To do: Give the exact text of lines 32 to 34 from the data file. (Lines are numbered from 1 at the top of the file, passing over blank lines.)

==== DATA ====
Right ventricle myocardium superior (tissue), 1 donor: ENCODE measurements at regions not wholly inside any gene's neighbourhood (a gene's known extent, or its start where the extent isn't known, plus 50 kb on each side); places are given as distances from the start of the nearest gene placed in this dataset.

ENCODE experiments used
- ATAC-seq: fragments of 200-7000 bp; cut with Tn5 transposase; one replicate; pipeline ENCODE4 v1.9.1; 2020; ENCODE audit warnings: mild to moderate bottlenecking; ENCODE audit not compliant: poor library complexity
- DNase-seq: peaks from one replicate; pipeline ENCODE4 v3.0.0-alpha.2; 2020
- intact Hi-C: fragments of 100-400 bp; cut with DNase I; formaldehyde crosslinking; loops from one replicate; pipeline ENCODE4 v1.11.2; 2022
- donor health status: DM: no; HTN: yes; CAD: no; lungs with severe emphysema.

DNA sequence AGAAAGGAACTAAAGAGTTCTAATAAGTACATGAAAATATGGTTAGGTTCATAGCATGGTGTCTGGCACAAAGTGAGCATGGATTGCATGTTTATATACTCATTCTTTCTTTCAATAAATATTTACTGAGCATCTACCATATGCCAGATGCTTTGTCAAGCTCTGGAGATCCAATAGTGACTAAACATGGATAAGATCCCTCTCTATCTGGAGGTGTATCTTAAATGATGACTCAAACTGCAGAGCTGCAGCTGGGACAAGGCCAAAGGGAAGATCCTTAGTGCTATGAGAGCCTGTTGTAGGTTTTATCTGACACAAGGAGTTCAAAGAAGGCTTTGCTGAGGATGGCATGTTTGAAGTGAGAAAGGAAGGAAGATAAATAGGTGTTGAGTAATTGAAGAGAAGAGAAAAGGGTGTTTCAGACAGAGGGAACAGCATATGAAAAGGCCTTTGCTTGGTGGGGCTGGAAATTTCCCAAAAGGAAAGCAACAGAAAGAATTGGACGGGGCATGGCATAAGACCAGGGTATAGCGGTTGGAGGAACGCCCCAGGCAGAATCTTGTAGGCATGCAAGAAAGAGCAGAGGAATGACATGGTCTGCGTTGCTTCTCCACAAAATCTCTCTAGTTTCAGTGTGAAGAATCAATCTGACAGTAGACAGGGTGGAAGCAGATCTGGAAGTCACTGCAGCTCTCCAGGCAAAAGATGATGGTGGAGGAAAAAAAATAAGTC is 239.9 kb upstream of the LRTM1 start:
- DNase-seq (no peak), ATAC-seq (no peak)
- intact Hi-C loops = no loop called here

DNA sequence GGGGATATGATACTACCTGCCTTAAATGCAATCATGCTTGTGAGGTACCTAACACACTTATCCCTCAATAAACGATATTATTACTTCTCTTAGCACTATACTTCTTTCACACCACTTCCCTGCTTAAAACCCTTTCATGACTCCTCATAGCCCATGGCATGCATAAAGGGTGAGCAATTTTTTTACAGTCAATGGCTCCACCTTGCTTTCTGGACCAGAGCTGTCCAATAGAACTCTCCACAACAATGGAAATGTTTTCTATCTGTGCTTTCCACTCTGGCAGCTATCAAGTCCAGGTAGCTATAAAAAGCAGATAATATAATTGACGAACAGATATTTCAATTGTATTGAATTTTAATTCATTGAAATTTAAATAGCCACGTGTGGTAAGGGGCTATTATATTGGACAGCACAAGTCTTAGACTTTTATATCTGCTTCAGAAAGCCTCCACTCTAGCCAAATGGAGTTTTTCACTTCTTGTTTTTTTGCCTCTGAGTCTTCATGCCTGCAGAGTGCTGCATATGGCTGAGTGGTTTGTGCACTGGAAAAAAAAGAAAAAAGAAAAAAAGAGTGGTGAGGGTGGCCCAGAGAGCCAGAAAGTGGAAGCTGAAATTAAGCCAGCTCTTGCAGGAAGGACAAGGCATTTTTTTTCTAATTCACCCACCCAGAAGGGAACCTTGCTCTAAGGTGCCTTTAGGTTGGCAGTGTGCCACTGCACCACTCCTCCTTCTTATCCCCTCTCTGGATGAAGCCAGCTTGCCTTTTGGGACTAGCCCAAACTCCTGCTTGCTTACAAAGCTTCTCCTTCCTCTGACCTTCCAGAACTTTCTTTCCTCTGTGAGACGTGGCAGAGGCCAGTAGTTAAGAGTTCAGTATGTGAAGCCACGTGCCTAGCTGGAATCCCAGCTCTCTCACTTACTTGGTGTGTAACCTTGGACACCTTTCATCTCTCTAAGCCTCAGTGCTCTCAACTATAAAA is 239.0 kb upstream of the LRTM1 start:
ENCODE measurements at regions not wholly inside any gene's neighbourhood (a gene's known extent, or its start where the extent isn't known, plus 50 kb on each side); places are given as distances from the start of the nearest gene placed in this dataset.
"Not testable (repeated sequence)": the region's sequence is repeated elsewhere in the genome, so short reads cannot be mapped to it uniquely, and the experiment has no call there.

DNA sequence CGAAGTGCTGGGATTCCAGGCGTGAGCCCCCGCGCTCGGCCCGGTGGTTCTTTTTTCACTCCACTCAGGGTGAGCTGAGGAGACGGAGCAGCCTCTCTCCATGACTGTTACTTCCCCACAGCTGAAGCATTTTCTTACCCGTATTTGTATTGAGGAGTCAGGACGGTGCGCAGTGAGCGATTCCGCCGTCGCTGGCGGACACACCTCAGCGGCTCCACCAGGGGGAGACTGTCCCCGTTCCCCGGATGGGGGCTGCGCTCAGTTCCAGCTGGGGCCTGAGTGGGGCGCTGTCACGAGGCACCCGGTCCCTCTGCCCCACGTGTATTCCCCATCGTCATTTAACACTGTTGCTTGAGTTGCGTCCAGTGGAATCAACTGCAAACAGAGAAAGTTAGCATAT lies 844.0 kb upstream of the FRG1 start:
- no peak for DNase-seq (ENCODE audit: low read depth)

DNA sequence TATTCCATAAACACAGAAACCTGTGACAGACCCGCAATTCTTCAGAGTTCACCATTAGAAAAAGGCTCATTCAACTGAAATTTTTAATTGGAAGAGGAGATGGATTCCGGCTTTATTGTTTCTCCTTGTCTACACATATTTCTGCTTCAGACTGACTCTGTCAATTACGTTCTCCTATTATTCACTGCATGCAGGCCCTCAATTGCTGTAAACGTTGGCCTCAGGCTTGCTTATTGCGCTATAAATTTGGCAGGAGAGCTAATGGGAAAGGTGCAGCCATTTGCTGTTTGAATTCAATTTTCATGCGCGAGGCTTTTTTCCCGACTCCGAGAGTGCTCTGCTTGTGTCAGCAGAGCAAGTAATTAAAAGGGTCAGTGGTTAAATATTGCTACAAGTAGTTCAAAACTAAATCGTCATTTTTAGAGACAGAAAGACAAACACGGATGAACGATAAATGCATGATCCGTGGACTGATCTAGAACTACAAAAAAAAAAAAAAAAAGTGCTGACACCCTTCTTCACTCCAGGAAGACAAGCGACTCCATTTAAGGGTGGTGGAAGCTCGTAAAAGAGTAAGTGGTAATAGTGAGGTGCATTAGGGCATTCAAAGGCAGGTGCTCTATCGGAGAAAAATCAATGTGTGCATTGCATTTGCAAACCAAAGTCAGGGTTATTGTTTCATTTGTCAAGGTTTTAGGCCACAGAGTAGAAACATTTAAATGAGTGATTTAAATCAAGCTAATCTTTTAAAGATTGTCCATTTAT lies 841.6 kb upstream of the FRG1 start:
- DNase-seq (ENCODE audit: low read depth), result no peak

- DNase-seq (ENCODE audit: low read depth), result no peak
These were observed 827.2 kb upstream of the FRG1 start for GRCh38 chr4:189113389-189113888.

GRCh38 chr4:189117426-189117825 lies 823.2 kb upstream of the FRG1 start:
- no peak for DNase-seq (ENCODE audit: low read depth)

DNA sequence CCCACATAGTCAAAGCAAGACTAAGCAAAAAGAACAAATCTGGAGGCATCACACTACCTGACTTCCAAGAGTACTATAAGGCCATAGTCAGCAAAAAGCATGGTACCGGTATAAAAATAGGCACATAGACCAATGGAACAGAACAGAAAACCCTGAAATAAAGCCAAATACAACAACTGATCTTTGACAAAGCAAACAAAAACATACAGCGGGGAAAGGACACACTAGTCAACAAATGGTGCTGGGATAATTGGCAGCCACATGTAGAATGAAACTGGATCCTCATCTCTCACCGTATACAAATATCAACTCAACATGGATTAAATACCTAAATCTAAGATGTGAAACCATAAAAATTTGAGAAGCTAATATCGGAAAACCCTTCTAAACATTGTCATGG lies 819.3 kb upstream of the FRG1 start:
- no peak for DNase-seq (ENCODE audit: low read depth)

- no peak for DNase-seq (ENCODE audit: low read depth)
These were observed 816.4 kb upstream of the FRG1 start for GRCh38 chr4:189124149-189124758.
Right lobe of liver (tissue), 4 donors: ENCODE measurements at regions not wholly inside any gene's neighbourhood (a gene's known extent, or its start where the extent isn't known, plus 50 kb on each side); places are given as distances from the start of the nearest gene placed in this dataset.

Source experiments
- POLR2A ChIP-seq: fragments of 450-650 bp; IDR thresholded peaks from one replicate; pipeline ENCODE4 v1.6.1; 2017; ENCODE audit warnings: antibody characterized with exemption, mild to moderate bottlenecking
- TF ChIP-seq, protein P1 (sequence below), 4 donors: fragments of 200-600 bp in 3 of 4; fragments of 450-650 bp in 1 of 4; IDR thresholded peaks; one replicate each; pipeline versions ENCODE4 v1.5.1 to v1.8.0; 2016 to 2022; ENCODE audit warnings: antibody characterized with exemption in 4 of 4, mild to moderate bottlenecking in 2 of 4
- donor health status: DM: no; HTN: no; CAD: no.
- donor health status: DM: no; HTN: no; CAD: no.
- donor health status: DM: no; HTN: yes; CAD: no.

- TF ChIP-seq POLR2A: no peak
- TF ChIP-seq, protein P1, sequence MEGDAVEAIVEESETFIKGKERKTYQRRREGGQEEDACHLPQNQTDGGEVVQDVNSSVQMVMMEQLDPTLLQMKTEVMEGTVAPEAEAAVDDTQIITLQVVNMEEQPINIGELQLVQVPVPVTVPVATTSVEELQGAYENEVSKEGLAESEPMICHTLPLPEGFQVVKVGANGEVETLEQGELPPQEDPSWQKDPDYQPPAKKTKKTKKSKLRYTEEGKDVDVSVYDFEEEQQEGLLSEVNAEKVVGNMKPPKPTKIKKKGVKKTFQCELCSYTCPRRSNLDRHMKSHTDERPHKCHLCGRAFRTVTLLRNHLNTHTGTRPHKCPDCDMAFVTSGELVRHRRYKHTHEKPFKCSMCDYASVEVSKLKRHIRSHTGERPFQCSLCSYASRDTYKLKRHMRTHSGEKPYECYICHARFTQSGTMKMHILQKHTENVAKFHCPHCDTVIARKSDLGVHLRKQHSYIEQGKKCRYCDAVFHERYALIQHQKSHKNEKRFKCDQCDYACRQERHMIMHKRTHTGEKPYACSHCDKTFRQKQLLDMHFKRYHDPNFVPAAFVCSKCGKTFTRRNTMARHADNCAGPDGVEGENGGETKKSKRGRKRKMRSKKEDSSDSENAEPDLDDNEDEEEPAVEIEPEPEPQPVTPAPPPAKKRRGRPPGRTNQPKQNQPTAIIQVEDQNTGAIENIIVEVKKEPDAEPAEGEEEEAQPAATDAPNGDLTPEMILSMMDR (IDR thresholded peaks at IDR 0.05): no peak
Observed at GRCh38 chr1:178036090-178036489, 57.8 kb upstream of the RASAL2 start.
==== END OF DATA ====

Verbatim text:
- TF ChIP-seq POLR2A: no peak
- TF ChIP-seq, protein P1, sequence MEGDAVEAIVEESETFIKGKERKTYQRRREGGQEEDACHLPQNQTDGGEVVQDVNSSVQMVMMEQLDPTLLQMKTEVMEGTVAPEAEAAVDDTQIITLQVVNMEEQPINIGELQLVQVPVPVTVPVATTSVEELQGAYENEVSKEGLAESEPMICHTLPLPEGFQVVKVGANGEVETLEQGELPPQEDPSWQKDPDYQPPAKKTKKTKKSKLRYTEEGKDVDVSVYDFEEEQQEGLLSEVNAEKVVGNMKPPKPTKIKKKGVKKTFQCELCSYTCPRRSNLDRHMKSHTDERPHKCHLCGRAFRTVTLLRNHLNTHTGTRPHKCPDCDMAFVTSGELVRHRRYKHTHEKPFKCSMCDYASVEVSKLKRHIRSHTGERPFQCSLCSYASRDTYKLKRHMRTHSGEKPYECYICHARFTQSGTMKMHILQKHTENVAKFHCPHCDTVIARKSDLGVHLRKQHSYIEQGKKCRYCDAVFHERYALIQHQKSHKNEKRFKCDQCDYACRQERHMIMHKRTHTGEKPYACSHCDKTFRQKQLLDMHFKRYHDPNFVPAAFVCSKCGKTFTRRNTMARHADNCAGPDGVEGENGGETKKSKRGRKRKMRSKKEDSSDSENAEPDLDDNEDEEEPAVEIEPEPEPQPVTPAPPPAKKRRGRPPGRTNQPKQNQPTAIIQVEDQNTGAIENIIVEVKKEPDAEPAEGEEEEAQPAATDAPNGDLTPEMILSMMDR (IDR thresholded peaks at IDR 0.05): no peak
Observed at GRCh38 chr1:178036090-178036489, 57.8 kb upstream of the RASAL2 start.